What I will do is explain each of the steps so you can have a 3,000-foot view of a general, oversimplified customer journey, which you and your marketing and sales team can make as complex as they want.
Buyer’s Journey Stage One: Awareness
Imaging you have a funnel. From the top of the funnel you see a prospect jumping in.
This is what we call the Awareness Stage of the buyer’s journey – a prospect sees your funnel (a blog post designed to attract him and provide information about their business and how your business can help them achieve their goals), so he just starts descending towards the end of the funnel.
But first, he has to drop in. This is where a prospect first becomes aware of your company and nutritional supplements. They may be looking to solve their supply, quality, service problem or not even know that they have a problem that you can solve.
At this stage, the awareness stage, you should be writing content that only addresses to the capacity of your ideal clients (i.e. retailers), content that makes your brand known to the customer, and also addresses a problem – for example, “The 10 quality controls that your manufacturer must have to avoid lawsuits”
Think it like meeting someone on a networking meeting. Or going on a first date. You first present yourself, show an interest of what they do, and then ask questions to find out if they are good to work with you or go out on a second date.
Buyer’s Journey Stage Two: Interest
As you may know, a buyer will never rush towards buying your vitamins and supplements just by landing to your website and filling out your inquiry form.
Buyers (especially if they are B2B) will take some time for them to learn more about your products, decide if your service is top-notch and ultimately decide if it’s what they’re looking for. Of course, a segment may never move past the awareness stage, and you’ve lost them forever.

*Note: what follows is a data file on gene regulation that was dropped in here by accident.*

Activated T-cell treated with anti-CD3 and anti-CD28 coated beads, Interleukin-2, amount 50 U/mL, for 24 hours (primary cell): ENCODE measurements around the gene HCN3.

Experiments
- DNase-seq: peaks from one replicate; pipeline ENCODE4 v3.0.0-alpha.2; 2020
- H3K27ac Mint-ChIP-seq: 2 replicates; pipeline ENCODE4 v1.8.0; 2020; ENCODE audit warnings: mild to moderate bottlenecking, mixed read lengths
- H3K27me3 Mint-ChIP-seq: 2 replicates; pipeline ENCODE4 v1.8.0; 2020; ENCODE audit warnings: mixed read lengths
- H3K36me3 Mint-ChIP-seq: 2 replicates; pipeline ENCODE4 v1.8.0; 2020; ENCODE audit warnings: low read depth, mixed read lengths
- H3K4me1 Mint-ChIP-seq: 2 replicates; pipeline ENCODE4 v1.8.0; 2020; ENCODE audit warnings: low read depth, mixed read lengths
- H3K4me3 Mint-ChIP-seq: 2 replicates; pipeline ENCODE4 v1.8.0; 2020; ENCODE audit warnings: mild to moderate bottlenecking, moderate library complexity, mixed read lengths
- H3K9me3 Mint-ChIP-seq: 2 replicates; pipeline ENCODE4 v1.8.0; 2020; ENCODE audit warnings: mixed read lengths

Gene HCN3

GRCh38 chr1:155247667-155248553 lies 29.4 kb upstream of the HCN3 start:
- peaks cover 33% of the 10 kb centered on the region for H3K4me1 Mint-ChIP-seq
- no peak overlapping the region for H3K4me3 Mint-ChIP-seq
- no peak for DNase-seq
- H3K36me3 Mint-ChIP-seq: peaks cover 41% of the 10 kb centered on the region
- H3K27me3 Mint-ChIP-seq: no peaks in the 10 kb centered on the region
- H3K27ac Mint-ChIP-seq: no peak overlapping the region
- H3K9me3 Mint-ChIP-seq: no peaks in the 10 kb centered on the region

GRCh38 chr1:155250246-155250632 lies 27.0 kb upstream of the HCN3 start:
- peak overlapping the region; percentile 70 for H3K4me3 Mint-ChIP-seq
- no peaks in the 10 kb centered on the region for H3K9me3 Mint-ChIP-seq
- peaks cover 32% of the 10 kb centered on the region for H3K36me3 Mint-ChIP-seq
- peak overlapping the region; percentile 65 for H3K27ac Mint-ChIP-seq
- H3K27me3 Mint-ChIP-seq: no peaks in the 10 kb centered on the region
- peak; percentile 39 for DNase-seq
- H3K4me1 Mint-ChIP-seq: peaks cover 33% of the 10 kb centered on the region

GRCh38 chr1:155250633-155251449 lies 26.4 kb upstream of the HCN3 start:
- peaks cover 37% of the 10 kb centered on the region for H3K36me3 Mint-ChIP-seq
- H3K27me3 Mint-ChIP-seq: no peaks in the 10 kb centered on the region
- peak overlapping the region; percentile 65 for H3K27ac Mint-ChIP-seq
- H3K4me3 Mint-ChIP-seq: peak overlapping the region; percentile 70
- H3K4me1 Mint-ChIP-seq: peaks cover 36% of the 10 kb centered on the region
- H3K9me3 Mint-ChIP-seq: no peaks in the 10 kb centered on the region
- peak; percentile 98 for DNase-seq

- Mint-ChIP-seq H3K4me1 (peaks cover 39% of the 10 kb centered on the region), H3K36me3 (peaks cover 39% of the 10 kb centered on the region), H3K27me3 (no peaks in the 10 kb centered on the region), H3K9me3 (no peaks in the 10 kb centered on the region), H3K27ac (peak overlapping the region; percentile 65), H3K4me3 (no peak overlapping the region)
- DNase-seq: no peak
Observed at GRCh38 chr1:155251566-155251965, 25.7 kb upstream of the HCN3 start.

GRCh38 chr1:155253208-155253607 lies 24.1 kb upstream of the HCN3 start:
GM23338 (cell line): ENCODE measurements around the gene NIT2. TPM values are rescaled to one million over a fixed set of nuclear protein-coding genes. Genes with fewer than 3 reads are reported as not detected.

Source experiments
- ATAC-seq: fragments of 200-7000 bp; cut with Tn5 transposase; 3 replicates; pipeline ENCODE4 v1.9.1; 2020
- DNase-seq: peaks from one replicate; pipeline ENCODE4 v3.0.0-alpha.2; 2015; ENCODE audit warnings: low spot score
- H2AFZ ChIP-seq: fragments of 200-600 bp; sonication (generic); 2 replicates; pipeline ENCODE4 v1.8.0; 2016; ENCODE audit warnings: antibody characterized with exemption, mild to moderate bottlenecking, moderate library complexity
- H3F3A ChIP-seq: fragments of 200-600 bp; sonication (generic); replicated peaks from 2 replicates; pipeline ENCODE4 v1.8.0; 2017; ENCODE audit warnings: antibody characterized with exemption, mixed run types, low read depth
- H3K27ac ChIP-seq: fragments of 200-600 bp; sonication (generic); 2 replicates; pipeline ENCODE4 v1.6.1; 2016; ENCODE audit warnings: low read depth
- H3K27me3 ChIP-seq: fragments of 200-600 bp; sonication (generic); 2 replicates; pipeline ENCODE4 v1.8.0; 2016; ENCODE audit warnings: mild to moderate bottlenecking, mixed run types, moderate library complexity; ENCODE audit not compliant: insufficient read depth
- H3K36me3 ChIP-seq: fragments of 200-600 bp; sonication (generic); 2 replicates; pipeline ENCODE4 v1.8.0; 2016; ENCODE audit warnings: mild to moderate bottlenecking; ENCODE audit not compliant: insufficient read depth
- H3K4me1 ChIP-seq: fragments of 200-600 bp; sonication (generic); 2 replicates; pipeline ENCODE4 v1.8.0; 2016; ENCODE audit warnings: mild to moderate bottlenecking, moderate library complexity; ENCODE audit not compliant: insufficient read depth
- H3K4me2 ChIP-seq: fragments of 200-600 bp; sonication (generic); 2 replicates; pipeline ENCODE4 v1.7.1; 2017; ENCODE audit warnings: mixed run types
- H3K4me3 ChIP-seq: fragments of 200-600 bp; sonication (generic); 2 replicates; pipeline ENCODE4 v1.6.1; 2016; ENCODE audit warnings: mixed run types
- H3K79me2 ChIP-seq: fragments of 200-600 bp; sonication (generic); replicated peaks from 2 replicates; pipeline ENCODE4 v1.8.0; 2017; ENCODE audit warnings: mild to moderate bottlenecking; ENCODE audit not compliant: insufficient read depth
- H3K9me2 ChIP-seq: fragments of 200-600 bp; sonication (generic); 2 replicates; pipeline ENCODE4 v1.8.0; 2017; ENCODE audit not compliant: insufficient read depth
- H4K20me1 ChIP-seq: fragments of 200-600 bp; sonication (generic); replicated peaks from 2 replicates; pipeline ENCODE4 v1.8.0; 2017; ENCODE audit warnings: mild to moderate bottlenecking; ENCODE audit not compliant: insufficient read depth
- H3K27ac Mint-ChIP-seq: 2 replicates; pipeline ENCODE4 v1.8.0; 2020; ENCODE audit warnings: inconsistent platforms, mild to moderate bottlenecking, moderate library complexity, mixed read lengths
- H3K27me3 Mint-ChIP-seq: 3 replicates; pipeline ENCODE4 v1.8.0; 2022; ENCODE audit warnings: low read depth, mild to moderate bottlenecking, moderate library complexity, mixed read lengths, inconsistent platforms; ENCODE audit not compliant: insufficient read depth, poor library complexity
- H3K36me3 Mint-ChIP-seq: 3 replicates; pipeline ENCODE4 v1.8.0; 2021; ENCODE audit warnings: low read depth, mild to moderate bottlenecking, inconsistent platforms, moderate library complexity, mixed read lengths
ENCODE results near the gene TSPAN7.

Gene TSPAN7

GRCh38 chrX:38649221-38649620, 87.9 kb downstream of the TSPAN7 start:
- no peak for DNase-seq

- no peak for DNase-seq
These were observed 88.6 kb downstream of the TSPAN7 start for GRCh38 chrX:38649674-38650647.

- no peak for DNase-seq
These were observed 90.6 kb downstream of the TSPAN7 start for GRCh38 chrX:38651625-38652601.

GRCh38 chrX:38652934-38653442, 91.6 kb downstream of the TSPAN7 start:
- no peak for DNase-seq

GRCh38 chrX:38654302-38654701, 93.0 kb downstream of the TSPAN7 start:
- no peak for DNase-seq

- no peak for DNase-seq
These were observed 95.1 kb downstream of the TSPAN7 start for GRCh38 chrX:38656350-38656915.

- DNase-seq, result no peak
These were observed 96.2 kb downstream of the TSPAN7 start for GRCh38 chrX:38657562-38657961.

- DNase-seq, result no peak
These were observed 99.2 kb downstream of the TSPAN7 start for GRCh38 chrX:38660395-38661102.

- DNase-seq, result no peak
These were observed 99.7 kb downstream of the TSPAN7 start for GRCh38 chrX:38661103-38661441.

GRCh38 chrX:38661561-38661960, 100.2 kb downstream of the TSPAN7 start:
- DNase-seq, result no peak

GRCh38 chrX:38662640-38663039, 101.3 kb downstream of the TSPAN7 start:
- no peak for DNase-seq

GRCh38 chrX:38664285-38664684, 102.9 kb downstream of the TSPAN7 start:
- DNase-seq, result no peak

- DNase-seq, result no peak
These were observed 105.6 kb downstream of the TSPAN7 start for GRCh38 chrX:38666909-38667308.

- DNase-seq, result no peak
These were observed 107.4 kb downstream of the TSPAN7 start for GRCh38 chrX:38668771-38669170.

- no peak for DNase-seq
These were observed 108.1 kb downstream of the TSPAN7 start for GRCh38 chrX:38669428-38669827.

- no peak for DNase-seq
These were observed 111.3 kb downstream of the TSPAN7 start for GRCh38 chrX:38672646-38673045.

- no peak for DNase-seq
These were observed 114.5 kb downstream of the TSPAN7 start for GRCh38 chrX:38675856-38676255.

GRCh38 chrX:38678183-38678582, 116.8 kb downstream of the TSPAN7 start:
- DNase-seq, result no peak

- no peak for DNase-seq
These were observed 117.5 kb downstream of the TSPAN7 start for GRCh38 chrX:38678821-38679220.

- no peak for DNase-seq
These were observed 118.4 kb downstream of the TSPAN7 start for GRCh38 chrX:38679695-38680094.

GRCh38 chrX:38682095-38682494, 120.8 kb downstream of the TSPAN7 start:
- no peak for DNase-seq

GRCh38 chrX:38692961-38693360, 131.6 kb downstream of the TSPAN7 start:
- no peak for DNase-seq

However, when a prospect moves into the next stage of your funnel, the content that you write must be totally different from your introductory, brand awareness content. Your prospect is now aware of you, and needs more in-depth information.
In the networking meeting analogy, he is ready to talk over the phone to get to know you better, and possibly have your products under consideration.
This stage means that your website must be armed and ready to accept someone’s email via a contact form, in exchange of downloading a white paper, an ebook, or accessing an online educational nutrition course. They may even share something on their social media.
Hooray! Someone expressed some level of interest! That’s good.
When we started contacting manufacturers, we filled out some forms and then we were expecting access to price lists, production facts, quality fact sheets and more. Some did, but others emailed us tried book an appointment with us.
We weren’t just ready.
Whether you sell B2B or B2C, you should only provide the prospect a more thorough, well researched and fully analysed topic relevant to what they need – not ask them for the sale.
At this point, now is the proper time to introduce other similar products or services, such as inspection, fulfillment, consignment, private label or anything else.
Buyer’s Journey Stage Three: Decision
If you have done a good job up to know and your content is stellar, your web pages are working like a charm and your prospects downloaded your eBooks, or attended a pre-recorded webinar and so on, then its time to find our ways to “move” them from the interest stage to a decision.
A yes, or a no.
Decisions are never easy, especially if your business is asking for an initial monetary commitment in the thousands. Your prospect might need an extra push.
Your job as a marketer for your nutraceutical manufacturing business is to make this as simple and seamless as possible. Demonstrate why you are different and WHY your clients prefer you over the competition.
How do you do that?